Ancient Greeks distinguished between four types of love.

  • Agape: charity, the love of god, or “to will the good of another” (Thomas Aquinas).
  • Eros: Romantic love and appreciation of beauty.
  • Philia: Friendship between equals.
  • Storge: Natural empathy of parents towards children.

These are overlapping descriptions, and we can see that the love of a therapist for a client might contain some mix of all of these.

We might say that the ideal love of a therapist for a client is agape: wishing the client well, in that agenda-less way I mentioned earlier.

In reality the therapist moves in and out of this experience, and this moving in and out can be useful for the healing process.

If there are moments when the therapist is not in agape, when the client detects the therapist frustration, or boredom or whatever, the process of moving back into good relationship can be healing. The client learns it is possible to survive disruption in the flow of love and compassion. The client learns not only to survive such disruption, but that it is possible to flourish, and for relationships to flourish beyond it. This is an incredibly useful lesson.

Moving in and out of agape can also be useful as it provides a gateway into learning about how it is for the client to be in relationship more generally: when the sort of person that you are, and the sort of person that I am come together, and this happens, what’s that like? And what’s going on in this moment? Exploring the disruptions in this way can be a rich and fruitful therapeutic process, and lead to insight and healing into the client’s wider relationships.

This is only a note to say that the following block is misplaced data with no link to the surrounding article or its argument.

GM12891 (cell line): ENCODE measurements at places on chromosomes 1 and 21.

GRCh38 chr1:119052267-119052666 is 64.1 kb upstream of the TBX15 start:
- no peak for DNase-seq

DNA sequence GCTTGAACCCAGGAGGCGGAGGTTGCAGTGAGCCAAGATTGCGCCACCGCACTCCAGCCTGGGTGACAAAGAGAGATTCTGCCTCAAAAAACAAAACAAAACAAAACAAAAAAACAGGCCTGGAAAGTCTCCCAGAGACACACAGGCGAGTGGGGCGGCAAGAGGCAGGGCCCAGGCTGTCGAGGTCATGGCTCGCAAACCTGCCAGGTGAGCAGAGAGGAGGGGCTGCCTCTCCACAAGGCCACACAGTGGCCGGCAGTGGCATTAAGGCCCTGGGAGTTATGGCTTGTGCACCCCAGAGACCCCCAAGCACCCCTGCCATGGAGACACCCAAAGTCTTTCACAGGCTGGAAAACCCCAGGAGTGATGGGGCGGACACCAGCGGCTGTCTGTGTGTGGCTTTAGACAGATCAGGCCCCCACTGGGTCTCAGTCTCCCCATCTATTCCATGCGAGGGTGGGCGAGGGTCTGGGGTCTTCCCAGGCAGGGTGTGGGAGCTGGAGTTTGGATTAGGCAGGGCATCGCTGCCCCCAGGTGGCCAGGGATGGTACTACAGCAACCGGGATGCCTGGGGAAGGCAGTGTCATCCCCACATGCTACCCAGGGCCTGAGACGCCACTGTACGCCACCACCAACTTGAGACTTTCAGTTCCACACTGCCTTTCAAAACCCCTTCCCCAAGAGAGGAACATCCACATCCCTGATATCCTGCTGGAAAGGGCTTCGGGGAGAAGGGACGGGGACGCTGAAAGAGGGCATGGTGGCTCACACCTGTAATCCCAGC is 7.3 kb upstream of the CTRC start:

Apart from that – the therapist being in a space of love for their clients is incredibly healing in and of itself. Whether you call it unconditional positive regard, having the client’s best interests at heart, maitri or agape, it is the foundation of the therapeutic process.

Through being in this relationship the client learns to access their own love of this kind, for themselves and for the people in their lives.

Love is a fundamental human emotion. Almost everything that brings us to therapy can be seen as healing wounds around love, not being loved, being badly loved and so on. Healthy love is the foundation of safe communities, and finding our way back to being loved and, for loving ourselves and others in a safe way is the basis for emotional healing.

The views expressed in this article are those of the author. All articles published on Counselling Directory are reviewed by our editorial team.

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Malvern, Worcestershire, WR14
Written by Kaspa Thompson
Malvern, Worcestershire, WR14

Kaspa Thompson is a psychotherapist and Buddhist teacher. He works from Malvern, Worcestershire, and via Skype, and is a BACP registered therapist.

He helps people with anxiety, depression, unhelpful habits and painful feelings heal and become free.

He integrates mindfulness, internal family systems, body psychotherapy and wild therapy.